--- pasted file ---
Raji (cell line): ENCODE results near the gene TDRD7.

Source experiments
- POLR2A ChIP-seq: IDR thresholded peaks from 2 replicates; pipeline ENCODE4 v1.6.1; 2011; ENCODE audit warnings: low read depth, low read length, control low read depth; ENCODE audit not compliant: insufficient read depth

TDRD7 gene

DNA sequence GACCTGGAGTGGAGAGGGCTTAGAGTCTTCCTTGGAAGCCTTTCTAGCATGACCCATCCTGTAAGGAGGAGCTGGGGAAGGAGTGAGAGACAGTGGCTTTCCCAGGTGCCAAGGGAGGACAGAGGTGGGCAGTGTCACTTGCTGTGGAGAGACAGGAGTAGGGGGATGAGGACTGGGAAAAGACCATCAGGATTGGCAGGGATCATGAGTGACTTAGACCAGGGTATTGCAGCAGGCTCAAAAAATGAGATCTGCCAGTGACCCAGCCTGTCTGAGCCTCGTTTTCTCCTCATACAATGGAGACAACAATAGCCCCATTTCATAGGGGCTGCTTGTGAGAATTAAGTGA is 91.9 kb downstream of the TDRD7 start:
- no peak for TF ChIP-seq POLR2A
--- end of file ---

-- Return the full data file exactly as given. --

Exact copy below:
Raji (cell line): ENCODE results near the gene TDRD7.

Source experiments
- POLR2A ChIP-seq: IDR thresholded peaks from 2 replicates; pipeline ENCODE4 v1.6.1; 2011; ENCODE audit warnings: low read depth, low read length, control low read depth; ENCODE audit not compliant: insufficient read depth

TDRD7 gene

DNA sequence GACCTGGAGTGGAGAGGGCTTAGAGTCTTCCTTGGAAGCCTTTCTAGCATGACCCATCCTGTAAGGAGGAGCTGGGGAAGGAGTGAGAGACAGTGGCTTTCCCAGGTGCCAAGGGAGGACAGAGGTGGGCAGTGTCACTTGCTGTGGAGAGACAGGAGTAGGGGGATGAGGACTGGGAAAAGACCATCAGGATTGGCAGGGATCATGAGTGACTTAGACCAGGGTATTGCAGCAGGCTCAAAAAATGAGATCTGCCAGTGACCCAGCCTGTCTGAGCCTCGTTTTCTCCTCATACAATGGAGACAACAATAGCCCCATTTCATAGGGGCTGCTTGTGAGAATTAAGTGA is 91.9 kb downstream of the TDRD7 start:
- no peak for TF ChIP-seq POLR2A